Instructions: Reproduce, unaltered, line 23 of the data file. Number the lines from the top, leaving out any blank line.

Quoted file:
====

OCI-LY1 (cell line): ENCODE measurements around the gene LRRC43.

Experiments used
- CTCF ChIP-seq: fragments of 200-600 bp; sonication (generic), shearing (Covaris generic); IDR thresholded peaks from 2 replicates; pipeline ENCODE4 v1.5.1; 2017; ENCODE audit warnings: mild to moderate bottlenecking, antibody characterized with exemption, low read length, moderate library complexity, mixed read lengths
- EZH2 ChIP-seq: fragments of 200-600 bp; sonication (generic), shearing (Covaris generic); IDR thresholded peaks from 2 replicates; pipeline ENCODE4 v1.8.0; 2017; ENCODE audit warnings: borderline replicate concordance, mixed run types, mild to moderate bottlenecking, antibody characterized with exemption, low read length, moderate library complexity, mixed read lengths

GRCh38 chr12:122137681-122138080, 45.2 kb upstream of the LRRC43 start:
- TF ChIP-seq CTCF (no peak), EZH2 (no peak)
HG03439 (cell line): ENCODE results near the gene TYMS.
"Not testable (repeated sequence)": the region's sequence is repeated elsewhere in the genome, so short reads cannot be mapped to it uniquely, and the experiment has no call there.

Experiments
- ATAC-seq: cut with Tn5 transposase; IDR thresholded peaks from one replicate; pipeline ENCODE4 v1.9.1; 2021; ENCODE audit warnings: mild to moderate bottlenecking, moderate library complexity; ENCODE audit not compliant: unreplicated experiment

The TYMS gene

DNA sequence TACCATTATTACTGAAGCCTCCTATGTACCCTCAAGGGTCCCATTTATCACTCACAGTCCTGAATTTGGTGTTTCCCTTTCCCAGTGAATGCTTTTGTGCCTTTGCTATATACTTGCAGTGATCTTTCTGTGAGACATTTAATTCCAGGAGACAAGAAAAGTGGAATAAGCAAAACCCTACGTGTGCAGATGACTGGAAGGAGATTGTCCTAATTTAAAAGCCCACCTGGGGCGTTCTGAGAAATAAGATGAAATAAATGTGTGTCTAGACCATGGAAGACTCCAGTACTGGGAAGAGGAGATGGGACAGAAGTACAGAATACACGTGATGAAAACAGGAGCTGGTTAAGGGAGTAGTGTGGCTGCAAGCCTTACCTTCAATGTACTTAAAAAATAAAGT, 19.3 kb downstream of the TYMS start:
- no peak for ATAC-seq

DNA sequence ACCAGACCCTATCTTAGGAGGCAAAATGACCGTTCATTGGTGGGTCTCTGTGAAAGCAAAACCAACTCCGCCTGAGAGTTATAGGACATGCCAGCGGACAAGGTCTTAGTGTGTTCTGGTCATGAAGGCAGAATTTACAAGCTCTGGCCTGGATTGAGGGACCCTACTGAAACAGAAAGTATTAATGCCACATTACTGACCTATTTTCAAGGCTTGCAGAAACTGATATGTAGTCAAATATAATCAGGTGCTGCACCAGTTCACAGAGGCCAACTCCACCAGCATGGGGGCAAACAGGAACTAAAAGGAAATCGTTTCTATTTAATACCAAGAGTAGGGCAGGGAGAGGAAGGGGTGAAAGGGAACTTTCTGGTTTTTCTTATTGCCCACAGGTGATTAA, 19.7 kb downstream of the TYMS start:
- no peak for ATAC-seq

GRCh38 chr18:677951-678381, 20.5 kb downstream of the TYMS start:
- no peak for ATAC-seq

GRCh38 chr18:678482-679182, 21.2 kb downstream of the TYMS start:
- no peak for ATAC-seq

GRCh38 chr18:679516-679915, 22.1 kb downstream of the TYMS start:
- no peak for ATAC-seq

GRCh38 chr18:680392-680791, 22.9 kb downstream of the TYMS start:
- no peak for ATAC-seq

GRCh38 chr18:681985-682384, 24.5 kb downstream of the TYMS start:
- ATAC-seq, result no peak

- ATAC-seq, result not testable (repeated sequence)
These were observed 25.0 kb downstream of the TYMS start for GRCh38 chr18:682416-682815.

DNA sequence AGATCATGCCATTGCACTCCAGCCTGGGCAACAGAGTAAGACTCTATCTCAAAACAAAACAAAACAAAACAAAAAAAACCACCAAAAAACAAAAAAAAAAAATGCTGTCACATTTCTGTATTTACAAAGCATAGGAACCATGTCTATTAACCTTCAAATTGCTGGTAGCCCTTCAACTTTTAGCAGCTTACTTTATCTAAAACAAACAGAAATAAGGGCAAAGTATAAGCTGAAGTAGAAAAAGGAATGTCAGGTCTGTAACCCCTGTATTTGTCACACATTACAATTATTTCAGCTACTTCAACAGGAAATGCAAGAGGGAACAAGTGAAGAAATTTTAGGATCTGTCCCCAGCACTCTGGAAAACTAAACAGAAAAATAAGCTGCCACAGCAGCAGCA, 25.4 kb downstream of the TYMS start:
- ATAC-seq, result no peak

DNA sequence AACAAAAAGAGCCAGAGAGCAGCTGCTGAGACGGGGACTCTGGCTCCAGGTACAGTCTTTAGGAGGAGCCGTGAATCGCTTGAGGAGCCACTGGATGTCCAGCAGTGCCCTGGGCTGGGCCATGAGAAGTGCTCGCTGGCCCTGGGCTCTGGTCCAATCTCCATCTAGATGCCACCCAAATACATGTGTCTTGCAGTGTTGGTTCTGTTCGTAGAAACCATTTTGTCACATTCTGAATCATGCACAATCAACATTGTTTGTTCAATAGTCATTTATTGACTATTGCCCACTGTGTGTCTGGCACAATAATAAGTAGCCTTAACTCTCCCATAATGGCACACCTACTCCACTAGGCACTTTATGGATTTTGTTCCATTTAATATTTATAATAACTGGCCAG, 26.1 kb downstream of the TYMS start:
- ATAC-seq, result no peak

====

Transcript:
- no peak for ATAC-seq